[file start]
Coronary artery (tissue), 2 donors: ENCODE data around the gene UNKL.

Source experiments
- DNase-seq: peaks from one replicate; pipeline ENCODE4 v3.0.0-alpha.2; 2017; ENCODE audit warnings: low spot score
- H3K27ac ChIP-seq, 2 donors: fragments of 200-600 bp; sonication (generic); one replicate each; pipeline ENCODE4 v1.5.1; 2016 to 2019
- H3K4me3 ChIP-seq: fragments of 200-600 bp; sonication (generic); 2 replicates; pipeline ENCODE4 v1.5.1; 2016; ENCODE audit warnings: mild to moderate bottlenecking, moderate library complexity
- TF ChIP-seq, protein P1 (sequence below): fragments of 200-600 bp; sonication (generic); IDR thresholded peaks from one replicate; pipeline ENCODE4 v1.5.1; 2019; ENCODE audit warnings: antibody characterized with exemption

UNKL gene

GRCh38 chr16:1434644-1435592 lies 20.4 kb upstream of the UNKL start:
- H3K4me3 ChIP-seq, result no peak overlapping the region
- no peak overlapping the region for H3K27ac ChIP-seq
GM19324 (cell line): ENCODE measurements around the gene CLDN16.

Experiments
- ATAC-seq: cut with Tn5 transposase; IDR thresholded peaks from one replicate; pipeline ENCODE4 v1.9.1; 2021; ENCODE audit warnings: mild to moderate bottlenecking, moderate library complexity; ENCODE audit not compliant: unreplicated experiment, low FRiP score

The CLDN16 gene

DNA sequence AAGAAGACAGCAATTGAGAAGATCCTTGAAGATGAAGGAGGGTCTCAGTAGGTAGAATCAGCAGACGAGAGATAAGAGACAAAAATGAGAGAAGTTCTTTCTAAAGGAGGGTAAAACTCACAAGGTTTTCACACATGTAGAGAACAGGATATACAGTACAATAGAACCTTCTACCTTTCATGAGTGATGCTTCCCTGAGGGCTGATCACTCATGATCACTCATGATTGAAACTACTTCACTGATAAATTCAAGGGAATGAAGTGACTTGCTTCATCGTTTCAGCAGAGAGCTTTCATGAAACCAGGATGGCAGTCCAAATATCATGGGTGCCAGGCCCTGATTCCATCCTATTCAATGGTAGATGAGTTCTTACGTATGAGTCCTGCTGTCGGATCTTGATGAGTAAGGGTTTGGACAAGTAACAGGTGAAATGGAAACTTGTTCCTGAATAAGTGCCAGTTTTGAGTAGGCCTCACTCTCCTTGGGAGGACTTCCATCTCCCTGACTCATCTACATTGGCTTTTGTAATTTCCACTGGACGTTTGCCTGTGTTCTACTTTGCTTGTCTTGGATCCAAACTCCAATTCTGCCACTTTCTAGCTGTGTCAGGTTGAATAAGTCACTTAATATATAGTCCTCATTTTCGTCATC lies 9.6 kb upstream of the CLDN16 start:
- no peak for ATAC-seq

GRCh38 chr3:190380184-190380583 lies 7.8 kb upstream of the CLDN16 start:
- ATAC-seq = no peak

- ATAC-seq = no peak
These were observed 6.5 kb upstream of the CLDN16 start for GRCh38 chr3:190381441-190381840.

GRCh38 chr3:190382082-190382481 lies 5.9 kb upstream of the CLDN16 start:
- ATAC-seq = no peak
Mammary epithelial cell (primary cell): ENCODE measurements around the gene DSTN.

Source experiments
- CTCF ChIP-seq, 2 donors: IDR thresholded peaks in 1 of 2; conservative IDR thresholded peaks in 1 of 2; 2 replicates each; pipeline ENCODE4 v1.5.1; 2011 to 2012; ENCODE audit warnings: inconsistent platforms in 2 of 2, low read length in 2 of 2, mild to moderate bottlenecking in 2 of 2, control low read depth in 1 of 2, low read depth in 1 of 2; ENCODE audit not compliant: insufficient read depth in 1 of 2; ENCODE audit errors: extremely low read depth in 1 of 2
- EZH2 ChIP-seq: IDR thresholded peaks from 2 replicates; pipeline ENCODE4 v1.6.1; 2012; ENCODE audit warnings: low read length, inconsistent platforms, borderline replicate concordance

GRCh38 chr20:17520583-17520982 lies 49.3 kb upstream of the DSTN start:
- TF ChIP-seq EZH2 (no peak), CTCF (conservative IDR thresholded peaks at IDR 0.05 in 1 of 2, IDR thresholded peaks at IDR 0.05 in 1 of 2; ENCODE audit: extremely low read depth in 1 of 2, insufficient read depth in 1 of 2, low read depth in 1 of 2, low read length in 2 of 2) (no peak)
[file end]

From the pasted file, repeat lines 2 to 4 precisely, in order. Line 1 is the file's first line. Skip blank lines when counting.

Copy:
Source experiments
- DNase-seq: peaks from one replicate; pipeline ENCODE4 v3.0.0-alpha.2; 2017; ENCODE audit warnings: low spot score
- H3K27ac ChIP-seq, 2 donors: fragments of 200-600 bp; sonication (generic); one replicate each; pipeline ENCODE4 v1.5.1; 2016 to 2019